- Einar Örn Benediktsson (vocals, trumpet, flugelhorn)
- Sigtryggur Baldursson (drums)
- Fridrik Erlingsson (guitar)
- Þór Eldon (guitar)
- Bragi Ólafsson (bass)
- Margrét (Magga) Örnólfsdóttir (keyboards) - 1989+.
- Einar Melax (keyboards) - 1987-89. Replaced by Margrét Örnólfsdóttir.
|Year||Album||Chart positions||Additional information|
|1988||Life's Too Good||59||48||14||1||54|
|1989||Here Today, Tomorrow Next Week!||–||–||15||1||70||Also released in an Icelandic version titled Illur Arfur.|
|1992||Stick Around for Joy||76||–||16||–||95|
Compilations and remixes
|Year||Album||Chart positions||Additional information|
|1992||It's-It||–||–||47||–||–||Collection of remixes|
|1998||The Great Crossover Potential||–||–||161||–||–||Hits compilation|
|AUS||SWE||UK ||UK Indie ||US Mod Rock||US Dance Play|
|1986||"Ammæli" / "Köttur"||Einn Mol'á Mann (Icelandic 500-only EP)||—||—||—||—||—||—|
|1987||"Birthday"||Life's Too Good||—||—||65||2||—||—|
|"Luftguitar" (Iceland-only EP)|
|"Birthday" / "Christmas" (EP)||—||—||65||1||—||—|
|1989||"Regina"||Here Today, Tomorrow Next Week!||—||—||55||1||2||—|
|1990||"Tidal Wave" (promo-only)|
|1991||"Hit"||Stick Around for Joy||76||28||17||—||1||—|
|"Leash Called Love"||—||—||—||—||—||1|
|"Birthday" / "Double Remix" (EP)||It's It||—||—||64||—||—||—|
|"—" denotes releases that did not chart.|
Vinyl and CD boxes
- 1989 - 12.11 (One Little Indian Records)
- 1989 - 7.8 (One Little Indian Records)
- 1989 - CD.6 (One Little Indian Records)
- 2006 - The Complete Studio Albums Box - 3× CD repacked box with three main English language studio albums. Released to celebrate 20th Anniversary reunion concert (One Little Indian Records)
Collaborations and featuring
- 1987 - Snarl 2 (Erðanumúsík), Icelandic compilation. Featuring under the name of Sykurmolarnir.
- 1987 - Luftgítar (Smekkleysa), album by Johnny Triumph.
- 1987 - Skytturnar (Gramm), soundtrack to the movie directed by Friðrik Þór Fríðriksson.
- 1988 - One Little Indian - Greatest Hits Volume One (One Little Indian), greatest hits (volume 1) released by One Little Indian.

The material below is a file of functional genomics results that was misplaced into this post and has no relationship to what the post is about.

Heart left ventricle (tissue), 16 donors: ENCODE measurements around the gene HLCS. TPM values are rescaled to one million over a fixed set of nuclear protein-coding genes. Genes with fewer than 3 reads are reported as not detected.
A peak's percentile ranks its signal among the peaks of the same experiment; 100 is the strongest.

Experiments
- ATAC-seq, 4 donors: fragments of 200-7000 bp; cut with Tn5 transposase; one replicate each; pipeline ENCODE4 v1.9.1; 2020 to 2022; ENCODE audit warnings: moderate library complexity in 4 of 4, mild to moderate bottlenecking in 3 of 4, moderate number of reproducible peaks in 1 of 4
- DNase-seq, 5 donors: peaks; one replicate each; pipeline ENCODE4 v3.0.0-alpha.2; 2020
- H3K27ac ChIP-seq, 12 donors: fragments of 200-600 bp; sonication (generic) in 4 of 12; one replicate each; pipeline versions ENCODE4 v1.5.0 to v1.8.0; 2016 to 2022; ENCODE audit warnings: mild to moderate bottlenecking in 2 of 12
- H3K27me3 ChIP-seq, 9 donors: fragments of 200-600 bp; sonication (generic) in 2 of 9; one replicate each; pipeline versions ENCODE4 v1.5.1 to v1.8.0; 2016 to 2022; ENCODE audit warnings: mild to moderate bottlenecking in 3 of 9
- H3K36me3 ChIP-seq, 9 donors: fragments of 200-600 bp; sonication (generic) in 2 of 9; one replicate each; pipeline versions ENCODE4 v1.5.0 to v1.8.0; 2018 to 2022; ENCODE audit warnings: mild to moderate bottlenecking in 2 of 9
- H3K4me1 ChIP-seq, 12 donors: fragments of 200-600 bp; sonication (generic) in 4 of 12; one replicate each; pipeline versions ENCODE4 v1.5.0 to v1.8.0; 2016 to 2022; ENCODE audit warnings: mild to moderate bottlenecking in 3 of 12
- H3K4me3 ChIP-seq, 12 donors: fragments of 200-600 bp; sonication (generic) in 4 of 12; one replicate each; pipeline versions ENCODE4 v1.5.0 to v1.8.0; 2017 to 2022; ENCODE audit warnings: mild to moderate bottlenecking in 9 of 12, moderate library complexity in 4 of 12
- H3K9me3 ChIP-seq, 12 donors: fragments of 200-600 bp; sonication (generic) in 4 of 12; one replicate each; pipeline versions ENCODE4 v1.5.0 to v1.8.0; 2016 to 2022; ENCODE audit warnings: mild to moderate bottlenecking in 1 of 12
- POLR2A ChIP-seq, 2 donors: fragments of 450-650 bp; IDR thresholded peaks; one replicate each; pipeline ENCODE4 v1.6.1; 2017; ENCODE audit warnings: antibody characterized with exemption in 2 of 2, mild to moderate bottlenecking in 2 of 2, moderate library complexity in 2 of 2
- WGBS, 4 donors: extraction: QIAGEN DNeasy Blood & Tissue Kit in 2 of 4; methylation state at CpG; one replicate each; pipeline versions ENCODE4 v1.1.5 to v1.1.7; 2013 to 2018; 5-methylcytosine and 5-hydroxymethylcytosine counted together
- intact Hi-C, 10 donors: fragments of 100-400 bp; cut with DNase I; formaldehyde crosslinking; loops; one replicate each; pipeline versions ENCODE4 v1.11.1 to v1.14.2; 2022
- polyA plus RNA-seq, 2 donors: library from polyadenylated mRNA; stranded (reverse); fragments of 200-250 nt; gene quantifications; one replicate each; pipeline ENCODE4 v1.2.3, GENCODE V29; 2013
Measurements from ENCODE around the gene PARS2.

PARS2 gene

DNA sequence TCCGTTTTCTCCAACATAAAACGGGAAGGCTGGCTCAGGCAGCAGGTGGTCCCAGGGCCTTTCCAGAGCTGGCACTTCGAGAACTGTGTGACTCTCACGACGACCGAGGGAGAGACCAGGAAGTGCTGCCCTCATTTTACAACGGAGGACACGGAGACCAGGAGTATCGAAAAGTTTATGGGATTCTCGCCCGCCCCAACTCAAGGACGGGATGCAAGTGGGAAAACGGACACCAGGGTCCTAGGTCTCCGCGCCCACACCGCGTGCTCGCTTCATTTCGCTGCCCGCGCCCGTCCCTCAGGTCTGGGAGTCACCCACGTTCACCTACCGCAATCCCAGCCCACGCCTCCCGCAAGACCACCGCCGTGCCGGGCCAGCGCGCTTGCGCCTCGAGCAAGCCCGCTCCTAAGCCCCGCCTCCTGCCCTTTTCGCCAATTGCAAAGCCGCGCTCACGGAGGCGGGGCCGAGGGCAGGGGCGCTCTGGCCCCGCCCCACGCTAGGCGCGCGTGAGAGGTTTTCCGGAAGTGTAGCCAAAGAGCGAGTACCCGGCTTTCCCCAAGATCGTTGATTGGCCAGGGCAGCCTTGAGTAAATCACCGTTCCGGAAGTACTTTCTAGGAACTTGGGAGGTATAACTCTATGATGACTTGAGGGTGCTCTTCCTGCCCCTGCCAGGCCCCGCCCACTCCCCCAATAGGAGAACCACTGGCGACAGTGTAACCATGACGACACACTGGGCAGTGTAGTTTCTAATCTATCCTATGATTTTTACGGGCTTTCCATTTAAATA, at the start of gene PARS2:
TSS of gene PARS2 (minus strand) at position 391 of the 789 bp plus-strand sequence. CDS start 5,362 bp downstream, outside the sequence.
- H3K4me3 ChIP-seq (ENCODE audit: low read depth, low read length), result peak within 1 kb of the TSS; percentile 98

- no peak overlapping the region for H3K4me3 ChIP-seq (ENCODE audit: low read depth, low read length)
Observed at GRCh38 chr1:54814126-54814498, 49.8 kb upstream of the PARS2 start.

- 1990 - Hættuleg hljómsveit & glæpakvendið Stella (Megas), album by Megas.
- 1990 - World Domination or Death Volume 1 (Smekkleysa/Workers Playtime PLAY), compilation.
- 1990 - One Little Indian - Greatest Hits Volume Two (One Little Indian), greatest hits (volume 2) released by One Little Indian.
- 1990 - Rubáiyát: Elektra's 40th Anniversary (Elektra Records), Elektra Records anniversary compilation.
- 1993 - Welcome to the Future (One Little Indian), compilation.
- 1988 - Sugarcubes Interview Disc (One Little Indian)
- 1992 - The Video, music video collection
- 1992 - Murder and Killing in Hell, music video collection
- 1998 - The Great Crossover Potential (One Little Indian)
- 1998 - Avengers (Soundtrack) (WEA/Atlantic)- Feat. Annie Lennox's Cover of The Sugarcubes "Mama".
- 1998 - Music Inspired by the Motion Picture: The Avengers (BIG EAR)
- 2006 - The DVD (One Little Indian), music video collection.
- 2006 - Live Zabor DVD (One Little Indian), 1988 live performance.
References and notes
- "Kukl Discography at Discogs". Discogs.com. Retrieved 2014-08-21.
- Stephen Thomas Erlewine. "The Sugarcubes | Biography". AllMusic. Retrieved 2014-08-21.
- bbc.co.uk (2008). "Festive 50s". Retrieved 2008-10-25.
- bjork.com (2006). "The Sugarcubes bounce back into concert!". Retrieved 2006-10-02.
- "Chart Stats — Sugarcubes". Archived from the original on 2013-01-19. Retrieved 2009-04-05.
- "Indie Hits "S"". Cherry Red Records. Retrieved 2009-04-05.
- Released under Johnny Triumph's name as track was a duet, not classed as strictly a Sugarcubes release.
- Jesus and Mary Chain remixes; disc 2 is a live EP.
- Review of reissued Sugarcubes video releases at Modern Peapod
- The Sugarcubes discography at MusicBrainz
- Interview with Einar Örn Benediktsson in Chief Magazine discussing the band's birth, breakup, and eventual reunion
- The Sugarcubes live in Copenhagen 1988, photo Peter Lind